The Crippling Effects of Public Shaming during COVID-19

The article The Public-Shaming Pandemic highlights the effects of harsh online denunciation towards individuals who unintentionally spread COVID-19. While it is understandable why people may be angry at these individuals, the extent to which these individuals are shamed and the devastating effects it has on their lives makes it questionable. Under the framework of virtue ethics, the concept of shaming as a mechanism to realign people with social responsibility may be respectable, but public shaming through modern online platforms during this pandemic seems to have become more of a mechanism for punishment. Internet attacks received at a pace like rapid fire have had detrimental effects on the livelihoods and well beings of COVID-spreaders, many of whom had no intention of spreading the disease to others or didn’t fully understand what was considered proper behavior early on in the pandemic.

In the midst of this pandemic, I think it is important to remember that we are all trying to navigate this together. While it is necessary to remind people of their social responsibility during this pandemic, the motivation behind extreme attacks like death threats seems to be less about regulating personal behavior and more about harassment. When these individuals’ lives are so drastically turned upside down, there is no opportunity for them to learn from their mistakes, ultimately making this kind of public shaming not only damaging, but also counterproductive.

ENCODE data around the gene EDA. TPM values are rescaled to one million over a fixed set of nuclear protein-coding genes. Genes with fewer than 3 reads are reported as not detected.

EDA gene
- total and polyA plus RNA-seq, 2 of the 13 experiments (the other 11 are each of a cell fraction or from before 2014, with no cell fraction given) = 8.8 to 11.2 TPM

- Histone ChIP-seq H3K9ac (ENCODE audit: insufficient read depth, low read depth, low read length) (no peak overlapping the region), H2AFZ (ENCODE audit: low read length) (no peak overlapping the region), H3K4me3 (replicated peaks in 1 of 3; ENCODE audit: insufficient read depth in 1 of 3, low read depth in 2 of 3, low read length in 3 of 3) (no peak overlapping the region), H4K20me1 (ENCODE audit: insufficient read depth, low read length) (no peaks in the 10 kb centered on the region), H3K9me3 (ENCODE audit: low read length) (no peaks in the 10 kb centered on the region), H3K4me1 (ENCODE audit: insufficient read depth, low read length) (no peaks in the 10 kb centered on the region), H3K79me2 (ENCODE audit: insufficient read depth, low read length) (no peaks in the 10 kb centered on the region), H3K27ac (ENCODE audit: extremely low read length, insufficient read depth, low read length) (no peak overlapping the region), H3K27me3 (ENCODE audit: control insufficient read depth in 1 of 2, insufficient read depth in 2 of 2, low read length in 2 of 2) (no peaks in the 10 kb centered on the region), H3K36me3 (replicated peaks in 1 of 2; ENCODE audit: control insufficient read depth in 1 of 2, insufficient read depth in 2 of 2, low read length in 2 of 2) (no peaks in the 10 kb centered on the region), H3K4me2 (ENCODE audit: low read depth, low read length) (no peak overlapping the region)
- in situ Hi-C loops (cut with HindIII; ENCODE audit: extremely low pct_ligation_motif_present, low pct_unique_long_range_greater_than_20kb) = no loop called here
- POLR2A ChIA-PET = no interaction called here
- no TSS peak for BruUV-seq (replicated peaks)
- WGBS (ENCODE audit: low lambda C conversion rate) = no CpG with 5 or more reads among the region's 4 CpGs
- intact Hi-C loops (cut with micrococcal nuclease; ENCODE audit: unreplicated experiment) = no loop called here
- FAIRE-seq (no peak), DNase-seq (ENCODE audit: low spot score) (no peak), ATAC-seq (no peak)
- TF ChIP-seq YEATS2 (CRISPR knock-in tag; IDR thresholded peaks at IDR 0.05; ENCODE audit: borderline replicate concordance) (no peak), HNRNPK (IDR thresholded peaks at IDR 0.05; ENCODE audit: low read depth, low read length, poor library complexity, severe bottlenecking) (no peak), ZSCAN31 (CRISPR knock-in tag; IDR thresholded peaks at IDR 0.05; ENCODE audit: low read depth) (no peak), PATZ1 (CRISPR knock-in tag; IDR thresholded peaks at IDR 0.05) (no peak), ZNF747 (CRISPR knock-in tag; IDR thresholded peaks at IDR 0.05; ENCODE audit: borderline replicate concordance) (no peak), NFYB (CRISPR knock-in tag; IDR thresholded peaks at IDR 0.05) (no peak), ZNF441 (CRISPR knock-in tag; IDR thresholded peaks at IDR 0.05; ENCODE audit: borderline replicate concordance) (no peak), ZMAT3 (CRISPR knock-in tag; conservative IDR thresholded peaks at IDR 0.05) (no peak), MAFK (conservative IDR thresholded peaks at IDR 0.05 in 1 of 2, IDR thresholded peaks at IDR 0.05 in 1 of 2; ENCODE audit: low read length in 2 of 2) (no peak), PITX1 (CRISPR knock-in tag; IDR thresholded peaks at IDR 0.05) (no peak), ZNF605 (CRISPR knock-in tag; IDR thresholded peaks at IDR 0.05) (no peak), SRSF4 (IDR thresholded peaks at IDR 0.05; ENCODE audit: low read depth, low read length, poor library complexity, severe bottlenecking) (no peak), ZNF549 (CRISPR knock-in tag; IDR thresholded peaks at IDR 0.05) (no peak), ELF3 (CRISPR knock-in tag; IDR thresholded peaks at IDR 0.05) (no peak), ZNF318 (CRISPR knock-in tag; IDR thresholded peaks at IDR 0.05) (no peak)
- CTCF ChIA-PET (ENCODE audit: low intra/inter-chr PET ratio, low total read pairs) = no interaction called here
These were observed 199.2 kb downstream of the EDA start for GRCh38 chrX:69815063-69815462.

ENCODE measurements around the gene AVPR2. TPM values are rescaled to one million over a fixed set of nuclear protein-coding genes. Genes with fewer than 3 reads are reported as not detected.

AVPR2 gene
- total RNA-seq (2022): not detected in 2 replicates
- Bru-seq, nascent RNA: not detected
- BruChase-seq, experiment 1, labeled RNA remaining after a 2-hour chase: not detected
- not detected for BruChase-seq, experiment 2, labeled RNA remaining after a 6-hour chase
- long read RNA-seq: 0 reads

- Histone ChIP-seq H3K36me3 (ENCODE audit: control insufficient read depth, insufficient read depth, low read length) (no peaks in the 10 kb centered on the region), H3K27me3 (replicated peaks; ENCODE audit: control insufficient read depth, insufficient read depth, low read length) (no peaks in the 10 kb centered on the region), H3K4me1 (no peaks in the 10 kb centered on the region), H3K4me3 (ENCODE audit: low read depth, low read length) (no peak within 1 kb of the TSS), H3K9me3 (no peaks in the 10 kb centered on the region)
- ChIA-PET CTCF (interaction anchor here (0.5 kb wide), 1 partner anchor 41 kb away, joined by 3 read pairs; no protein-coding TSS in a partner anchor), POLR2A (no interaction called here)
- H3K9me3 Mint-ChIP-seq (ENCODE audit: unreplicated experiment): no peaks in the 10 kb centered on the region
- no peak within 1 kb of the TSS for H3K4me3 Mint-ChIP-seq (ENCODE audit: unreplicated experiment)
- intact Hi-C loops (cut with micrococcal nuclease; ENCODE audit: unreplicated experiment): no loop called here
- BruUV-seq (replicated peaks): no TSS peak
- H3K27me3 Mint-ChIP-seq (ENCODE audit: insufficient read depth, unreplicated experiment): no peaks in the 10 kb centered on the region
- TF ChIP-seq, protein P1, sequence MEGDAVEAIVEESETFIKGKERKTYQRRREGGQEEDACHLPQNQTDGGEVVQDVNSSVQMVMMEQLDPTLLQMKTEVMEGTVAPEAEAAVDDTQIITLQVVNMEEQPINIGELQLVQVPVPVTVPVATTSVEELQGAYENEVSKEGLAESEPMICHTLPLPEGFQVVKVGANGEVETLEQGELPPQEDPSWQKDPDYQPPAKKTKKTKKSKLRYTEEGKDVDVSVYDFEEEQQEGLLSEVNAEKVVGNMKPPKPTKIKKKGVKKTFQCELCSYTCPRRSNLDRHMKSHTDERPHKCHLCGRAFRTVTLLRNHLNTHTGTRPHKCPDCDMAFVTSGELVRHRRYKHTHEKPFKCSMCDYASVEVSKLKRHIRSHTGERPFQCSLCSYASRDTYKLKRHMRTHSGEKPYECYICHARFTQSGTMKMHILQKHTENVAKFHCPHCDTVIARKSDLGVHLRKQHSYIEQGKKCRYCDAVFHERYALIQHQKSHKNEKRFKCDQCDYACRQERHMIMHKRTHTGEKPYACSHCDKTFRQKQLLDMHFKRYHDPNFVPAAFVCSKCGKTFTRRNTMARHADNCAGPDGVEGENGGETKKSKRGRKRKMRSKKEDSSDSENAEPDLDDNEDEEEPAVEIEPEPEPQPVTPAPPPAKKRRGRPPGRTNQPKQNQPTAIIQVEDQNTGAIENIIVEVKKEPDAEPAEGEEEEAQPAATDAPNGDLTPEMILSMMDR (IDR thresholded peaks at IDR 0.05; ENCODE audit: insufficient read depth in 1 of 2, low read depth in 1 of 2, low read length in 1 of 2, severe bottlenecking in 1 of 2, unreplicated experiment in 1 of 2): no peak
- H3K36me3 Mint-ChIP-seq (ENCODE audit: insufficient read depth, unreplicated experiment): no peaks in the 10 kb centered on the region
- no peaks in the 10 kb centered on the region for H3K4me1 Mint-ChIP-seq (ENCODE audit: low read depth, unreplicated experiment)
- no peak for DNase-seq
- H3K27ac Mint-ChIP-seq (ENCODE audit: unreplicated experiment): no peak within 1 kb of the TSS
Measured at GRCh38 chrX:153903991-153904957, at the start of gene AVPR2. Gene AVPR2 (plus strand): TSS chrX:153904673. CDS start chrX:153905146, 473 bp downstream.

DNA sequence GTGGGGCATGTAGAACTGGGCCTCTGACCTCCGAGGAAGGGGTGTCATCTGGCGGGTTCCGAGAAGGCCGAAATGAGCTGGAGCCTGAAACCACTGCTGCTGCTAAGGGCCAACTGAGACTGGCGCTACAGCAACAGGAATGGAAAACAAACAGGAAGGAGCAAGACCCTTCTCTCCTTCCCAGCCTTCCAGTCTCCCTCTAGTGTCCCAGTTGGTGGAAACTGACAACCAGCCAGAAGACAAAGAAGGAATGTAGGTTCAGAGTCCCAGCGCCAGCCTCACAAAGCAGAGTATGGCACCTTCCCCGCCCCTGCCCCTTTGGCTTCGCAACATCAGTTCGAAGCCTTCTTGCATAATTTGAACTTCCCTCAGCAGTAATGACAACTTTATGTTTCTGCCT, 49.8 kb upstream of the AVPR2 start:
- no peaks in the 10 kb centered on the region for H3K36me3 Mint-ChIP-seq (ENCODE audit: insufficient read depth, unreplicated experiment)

That is not to say that reckless behavior should not be addressed during this pandemic, but there needs to be ways of condemning harmful societal behaviors without completely crippling an individuals’ character. One of the ways that may help to alleviate the devastation of public shaming is by keeping medical and other personal information private. Low patient profiles would decrease opportunities for impulsive attacks and mass outrage towards already vulnerable individuals like Nhung, who, because of her publicized COVID-19 diagnosis in Vietnam, received harsh criticism and had some people spreading misinformation about her whereabouts even when she was lying in a hospital bed. Another consideration that might help to find this balance is whether social media, because of its potential to spread misinformation and generate mass harassment, could ever effectively play a role in censuring behavior. And if not, what are some practical alternatives?

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